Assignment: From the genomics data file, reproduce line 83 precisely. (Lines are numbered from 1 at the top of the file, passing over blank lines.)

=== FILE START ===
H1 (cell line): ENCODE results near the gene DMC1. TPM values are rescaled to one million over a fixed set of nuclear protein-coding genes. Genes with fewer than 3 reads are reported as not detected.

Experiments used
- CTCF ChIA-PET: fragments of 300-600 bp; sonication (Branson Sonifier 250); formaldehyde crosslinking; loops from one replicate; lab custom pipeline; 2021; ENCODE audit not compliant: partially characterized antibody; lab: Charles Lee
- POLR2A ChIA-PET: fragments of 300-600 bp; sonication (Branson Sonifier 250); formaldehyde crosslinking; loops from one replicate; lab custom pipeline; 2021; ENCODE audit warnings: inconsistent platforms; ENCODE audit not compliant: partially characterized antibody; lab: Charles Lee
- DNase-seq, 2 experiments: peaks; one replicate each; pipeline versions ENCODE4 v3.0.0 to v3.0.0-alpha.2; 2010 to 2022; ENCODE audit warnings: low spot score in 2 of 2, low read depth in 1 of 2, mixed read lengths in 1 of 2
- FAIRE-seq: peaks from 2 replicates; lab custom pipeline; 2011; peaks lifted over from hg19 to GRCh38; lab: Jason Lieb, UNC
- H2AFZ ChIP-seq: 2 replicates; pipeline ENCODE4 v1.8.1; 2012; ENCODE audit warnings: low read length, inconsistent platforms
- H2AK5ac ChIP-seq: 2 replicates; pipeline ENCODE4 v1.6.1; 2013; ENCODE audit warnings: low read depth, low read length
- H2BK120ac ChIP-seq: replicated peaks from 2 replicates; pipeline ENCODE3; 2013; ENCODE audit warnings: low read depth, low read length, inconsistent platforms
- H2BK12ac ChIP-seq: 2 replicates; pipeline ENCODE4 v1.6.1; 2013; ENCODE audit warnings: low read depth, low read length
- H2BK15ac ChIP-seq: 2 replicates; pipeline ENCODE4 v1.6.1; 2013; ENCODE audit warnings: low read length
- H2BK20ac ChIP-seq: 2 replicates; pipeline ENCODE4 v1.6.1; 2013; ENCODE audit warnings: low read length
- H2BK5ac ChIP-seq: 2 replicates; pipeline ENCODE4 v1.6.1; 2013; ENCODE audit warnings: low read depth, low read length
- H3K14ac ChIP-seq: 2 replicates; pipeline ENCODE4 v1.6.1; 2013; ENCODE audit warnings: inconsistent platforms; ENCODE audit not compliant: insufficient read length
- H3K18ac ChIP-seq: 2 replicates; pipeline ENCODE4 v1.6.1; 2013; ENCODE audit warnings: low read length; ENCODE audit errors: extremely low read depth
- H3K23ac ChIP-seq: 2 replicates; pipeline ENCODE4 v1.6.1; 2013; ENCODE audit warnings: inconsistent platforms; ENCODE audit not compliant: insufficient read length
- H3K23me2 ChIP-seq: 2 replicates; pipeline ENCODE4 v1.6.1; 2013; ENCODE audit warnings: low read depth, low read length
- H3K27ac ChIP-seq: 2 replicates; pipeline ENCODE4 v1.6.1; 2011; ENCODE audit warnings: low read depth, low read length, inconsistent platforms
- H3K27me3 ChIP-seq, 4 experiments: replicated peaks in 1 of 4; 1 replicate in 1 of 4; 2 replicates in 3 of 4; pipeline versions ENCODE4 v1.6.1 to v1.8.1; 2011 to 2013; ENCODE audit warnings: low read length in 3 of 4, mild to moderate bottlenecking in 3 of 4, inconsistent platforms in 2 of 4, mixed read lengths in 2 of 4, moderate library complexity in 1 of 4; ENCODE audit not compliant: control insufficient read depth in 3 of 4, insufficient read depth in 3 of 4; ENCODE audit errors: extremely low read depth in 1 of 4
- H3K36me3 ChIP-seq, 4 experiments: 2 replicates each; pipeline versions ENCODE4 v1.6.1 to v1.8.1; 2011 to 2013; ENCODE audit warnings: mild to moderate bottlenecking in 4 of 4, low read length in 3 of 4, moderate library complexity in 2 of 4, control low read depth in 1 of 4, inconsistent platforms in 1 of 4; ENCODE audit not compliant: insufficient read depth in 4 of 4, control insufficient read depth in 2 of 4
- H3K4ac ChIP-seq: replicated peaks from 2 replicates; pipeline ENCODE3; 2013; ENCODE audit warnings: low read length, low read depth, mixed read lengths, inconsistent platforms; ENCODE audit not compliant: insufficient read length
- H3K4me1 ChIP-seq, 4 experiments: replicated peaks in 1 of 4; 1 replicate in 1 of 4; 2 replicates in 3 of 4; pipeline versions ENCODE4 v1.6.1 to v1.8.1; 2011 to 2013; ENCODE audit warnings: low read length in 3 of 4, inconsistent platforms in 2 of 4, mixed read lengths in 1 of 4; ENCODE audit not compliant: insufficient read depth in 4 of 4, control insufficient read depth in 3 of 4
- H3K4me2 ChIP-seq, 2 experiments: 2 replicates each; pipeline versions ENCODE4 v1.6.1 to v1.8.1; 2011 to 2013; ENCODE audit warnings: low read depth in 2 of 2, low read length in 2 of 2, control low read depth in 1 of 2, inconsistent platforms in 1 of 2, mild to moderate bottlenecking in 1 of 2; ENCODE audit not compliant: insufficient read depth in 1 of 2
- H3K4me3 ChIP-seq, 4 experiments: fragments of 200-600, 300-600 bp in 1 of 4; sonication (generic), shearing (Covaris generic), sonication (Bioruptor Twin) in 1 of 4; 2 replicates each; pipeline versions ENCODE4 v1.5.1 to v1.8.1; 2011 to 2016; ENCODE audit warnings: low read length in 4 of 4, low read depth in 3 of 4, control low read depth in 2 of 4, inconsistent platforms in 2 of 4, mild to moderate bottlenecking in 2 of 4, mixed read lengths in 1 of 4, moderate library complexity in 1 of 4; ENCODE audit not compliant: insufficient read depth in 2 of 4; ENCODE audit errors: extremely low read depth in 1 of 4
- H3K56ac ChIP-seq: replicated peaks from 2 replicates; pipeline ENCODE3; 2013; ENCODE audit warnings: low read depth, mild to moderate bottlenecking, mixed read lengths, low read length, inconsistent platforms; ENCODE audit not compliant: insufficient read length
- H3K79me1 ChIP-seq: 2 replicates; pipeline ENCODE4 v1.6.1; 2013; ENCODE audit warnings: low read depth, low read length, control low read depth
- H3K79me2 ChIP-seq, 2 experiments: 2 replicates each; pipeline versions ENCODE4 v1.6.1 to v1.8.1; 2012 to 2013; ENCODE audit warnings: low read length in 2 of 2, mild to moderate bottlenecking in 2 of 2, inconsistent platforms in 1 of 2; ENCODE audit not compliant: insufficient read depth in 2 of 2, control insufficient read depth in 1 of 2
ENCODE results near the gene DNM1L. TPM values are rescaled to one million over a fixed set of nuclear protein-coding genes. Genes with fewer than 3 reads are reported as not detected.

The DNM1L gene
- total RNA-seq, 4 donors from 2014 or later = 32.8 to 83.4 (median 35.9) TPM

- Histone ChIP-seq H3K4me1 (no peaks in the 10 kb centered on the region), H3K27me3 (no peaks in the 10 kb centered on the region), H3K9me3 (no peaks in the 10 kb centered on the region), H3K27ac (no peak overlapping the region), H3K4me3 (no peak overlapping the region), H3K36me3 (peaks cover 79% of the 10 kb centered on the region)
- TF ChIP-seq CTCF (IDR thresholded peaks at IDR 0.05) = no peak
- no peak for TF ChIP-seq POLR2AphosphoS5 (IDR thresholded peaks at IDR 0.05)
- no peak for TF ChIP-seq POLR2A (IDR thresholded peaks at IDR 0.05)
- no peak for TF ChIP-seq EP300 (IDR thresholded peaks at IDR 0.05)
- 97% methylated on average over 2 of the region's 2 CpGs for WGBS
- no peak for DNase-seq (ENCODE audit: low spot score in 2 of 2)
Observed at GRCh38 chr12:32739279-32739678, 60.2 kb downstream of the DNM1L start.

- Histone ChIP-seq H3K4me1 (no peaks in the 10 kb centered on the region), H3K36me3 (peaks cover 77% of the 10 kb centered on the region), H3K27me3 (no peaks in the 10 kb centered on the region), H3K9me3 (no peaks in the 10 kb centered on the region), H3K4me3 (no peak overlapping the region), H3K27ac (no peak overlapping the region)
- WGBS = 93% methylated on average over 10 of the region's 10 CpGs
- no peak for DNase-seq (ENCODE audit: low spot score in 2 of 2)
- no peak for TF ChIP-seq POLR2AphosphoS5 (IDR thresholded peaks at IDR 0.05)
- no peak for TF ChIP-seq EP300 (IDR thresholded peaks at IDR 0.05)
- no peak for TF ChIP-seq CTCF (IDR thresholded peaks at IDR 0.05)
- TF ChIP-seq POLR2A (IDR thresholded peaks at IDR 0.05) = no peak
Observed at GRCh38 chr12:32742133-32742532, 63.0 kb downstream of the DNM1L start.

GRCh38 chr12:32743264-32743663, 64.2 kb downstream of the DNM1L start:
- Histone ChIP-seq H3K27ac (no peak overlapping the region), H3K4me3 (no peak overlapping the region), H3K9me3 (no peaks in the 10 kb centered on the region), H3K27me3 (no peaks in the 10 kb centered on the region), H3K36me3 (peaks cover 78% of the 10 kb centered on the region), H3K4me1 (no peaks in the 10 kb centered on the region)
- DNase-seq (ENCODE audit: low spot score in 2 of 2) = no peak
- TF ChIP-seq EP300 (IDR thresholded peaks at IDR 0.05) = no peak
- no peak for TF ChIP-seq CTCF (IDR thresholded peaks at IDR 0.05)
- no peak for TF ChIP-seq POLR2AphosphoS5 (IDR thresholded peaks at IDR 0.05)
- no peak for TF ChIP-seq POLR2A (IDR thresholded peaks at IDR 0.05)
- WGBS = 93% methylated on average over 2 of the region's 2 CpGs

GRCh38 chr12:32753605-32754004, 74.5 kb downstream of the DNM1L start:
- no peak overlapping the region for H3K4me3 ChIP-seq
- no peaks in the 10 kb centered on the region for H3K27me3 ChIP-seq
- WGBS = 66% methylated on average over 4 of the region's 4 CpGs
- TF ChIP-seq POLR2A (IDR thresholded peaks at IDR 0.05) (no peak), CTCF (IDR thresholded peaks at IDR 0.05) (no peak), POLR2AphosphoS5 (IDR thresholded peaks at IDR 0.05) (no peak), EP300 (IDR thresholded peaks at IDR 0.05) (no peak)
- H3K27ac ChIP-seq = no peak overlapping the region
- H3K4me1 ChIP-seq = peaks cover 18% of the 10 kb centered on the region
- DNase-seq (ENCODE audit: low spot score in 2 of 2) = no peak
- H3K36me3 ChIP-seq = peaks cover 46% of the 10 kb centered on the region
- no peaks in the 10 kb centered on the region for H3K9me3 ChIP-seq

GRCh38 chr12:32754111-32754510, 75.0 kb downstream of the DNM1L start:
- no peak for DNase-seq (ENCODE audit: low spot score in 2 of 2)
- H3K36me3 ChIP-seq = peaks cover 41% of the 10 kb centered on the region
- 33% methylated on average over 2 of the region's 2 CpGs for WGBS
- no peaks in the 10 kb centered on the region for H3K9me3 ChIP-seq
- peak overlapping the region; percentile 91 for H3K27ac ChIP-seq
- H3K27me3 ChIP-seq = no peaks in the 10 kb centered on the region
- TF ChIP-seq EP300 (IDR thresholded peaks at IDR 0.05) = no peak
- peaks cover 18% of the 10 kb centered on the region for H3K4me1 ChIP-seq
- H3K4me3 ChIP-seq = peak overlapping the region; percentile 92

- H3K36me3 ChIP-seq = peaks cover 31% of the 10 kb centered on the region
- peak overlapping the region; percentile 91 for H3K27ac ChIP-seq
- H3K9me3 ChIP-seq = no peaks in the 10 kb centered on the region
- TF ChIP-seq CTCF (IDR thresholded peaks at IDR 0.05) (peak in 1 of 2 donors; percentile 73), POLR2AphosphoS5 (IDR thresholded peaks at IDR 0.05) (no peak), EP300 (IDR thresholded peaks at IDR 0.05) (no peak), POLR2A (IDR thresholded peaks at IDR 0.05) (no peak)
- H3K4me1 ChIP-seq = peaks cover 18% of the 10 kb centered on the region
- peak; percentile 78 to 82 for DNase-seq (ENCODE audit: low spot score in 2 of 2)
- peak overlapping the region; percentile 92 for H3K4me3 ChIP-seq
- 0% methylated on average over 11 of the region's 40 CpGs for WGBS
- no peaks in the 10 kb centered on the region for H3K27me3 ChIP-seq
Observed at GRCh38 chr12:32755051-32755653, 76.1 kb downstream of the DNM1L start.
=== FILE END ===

- no peaks in the 10 kb centered on the region for H3K27me3 ChIP-seq